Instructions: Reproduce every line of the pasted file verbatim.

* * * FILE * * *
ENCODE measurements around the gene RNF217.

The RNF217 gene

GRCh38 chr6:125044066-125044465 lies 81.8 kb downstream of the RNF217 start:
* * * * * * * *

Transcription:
ENCODE measurements around the gene RNF217.

The RNF217 gene

GRCh38 chr6:125044066-125044465 lies 81.8 kb downstream of the RNF217 start: